Thursday, September 21, 2023

APRIL2030 Sees Significant Progress in First Year

Jayanty Nada Shofa
November 29, 2021 | 5:34 pm
Riau Andalan Pulp and Paper president director Sihol Aritonang speaks at a press conference in Jakarta on November 29, 2021. (Photo Courtesy of APRIL Group)
Riau Andalan Pulp and Paper president director Sihol Aritonang speaks at a press conference in Jakarta on November 29, 2021. (Photo Courtesy of APRIL Group)

Jakarta. Pulp and paper producer APRIL recently announced the progress that the company has made in the first year of its sustainability agenda, APRIL2030.

The four-pillared APRIL2030 encompasses planned concrete actions to drive sustainability over the next decade. Since APRIL2030 entered into force last November, the paper giant has been making a lot of progress towards its goals, according to Sihol Aritonang, the President Director of APRIL’s operating arm Riau Andalan Pulp and Paper (RAPP).

As part of its Climate Positive pillar, APRIL has installed a one-megawatt out of the targeted 20 megawatt-solar panels in its operational area in Pangkalan Kerinci, Riau. The Environment and Forestry Ministry has also granted a license for APRIL to set up the solar panel in a closed landfill.

And once fully installed, APRIL will have one of the largest solar panel technologies among the private firms in the country.

“We have installed the first megawatt and are planning to go for the next four megawatts next year,” Sihol told a press conference in Jakarta on Monday.

The Climate Positive Pillar puts emphasis on slashing carbon emissions. The solar panel installation will also help the government’s goal in ramping up the renewables share, according to Sihol.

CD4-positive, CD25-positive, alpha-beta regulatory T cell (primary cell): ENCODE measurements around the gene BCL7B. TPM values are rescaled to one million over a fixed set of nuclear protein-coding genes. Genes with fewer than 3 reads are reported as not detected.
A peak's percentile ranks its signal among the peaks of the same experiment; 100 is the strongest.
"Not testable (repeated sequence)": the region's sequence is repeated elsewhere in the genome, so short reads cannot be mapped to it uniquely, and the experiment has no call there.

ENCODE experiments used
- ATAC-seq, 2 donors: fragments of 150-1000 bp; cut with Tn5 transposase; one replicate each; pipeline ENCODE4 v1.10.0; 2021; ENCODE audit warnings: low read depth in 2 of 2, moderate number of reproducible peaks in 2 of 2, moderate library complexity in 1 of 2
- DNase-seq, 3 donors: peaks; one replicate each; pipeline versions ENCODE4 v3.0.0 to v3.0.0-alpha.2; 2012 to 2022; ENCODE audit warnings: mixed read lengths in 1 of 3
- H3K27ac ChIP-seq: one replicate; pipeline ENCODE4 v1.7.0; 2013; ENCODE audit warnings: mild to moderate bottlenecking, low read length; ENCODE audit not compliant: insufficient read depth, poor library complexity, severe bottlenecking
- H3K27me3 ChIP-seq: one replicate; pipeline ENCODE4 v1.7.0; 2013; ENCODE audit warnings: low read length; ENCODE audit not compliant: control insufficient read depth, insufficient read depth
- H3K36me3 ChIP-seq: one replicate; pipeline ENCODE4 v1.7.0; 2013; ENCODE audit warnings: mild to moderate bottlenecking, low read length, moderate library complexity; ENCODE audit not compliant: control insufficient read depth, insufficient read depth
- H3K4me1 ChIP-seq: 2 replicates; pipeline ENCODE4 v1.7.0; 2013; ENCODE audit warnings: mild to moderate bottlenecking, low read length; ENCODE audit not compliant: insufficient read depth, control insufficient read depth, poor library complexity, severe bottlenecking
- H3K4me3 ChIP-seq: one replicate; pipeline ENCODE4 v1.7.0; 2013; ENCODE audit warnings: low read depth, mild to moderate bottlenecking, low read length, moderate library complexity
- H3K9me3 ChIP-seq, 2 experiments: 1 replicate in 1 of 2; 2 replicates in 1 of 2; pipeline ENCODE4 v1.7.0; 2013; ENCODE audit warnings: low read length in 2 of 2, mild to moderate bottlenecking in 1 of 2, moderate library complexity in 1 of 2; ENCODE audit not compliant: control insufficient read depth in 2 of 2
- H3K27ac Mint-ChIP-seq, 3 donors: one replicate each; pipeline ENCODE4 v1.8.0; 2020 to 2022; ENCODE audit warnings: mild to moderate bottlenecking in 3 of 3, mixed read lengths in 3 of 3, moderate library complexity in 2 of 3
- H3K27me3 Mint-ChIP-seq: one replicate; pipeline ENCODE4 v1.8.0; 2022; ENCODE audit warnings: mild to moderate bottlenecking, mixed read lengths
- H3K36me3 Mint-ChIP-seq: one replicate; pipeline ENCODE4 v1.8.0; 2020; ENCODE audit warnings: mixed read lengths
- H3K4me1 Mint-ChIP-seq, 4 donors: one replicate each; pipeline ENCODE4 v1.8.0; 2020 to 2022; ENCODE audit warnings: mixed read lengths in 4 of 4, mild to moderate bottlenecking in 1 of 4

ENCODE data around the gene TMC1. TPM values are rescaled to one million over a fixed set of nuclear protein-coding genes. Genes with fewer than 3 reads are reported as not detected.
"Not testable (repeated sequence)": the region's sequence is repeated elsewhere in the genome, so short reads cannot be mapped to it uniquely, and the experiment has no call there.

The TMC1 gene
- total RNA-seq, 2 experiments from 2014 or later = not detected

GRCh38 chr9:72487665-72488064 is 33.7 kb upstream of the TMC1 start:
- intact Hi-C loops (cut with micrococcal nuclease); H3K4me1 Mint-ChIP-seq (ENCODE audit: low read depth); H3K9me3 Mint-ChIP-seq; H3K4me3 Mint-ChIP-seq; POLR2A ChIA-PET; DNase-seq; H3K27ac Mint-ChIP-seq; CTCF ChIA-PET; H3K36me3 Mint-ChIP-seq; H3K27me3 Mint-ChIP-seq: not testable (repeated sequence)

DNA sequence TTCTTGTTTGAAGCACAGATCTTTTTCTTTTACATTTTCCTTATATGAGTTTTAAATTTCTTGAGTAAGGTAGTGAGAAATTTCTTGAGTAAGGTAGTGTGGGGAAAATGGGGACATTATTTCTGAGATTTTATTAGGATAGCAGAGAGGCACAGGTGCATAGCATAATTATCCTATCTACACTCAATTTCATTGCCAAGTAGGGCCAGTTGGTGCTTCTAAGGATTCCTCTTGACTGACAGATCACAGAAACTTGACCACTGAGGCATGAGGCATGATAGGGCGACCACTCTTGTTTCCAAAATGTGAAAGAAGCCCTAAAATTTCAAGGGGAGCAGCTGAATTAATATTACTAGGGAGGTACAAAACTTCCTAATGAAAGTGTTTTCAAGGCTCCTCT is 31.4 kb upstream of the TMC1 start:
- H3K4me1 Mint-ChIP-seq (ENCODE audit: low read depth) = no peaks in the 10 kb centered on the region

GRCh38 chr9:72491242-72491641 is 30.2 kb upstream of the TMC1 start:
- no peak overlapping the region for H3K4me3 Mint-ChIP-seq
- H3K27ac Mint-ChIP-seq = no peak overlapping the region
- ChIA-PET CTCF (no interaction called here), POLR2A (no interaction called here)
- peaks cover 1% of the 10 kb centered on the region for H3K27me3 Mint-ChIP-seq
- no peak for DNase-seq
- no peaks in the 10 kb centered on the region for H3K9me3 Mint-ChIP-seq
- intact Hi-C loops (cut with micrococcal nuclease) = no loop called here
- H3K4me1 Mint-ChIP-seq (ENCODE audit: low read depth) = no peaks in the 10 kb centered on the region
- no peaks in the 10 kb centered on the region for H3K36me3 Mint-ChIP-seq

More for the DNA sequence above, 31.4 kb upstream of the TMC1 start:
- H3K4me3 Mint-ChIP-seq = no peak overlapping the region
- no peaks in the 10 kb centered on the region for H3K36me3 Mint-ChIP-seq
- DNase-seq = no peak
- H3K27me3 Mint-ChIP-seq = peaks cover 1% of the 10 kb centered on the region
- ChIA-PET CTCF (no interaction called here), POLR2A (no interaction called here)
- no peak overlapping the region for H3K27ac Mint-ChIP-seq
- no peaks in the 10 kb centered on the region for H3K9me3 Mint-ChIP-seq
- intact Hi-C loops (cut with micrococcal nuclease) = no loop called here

To further slash emissions, APRIL has rolled out two electric buses for its employees within its complex in Riau. This clean transportation system also involves local communities to provide the service. 

APRIL2030’s Thriving Landscape pillar is seeing significant progress with the establishment of the Eco-Camp facility equipped with a laboratory for tropical peatland research. 

“Indonesia must become a fertile ground for research advancements in the tropical peatland,” Sihol told the conference. 

Last year, the Restorasi Ekosistem Riau — APRIL’s flagship ecosystem program— took part in returning a rehabilitated female Sumatran tiger named Corina back into the wild. 

Meanwhile, APRIL2030’s Inclusive Progress pillar focuses on helping the local community. APRIL along with its think-tank partner Smeru Research Institute has identified villages struck by extreme poverty within a 50-kilometer radius outside its operations. 

“We notice that the majority of these villages rely on agriculture for income. In response, we have teamed up with the Tani Foundation to train these farmers to adopt better and sustainable farming,” Sihol told the discussion.

Other forms of assistance to help local communities include improving their education quality. APRIL even expanded this program from 112 to 172 schools, of which some are even outside the targeted 50-kilometer radius.

Last but not least is the Sustainable Growth pillar which highlights a more efficient production, in which it eyes to ramp up its chemical recovery to 98 percent by 2030. 

During the discussion, Sihol reaffirmed the company’s support for  Indonesia’s goal to turn its forestry and other land use (FoLu) sector into a net carbon sink by 2030.

“APRIL2030 aligns with the government’s goal of 2030 FoLu Net Sink. We also adopt a one-for-one commitment approach to protect and restore one hectare of forest for every hectare of the plantation we manage,” Sihol said.

Sihol also said partnerships between governments, the private sector, multilateral institutions, and civil society will be essential to ensure we meet the UN Sustainable Development Goals (SDG) and the Paris Climate Agreement targets.

"The Cop-26 shows that the private sector plays a crucial role. The private sector has the resources for its production, which can also be leveraged to help the climate, environment, and the community,” Sihol said.

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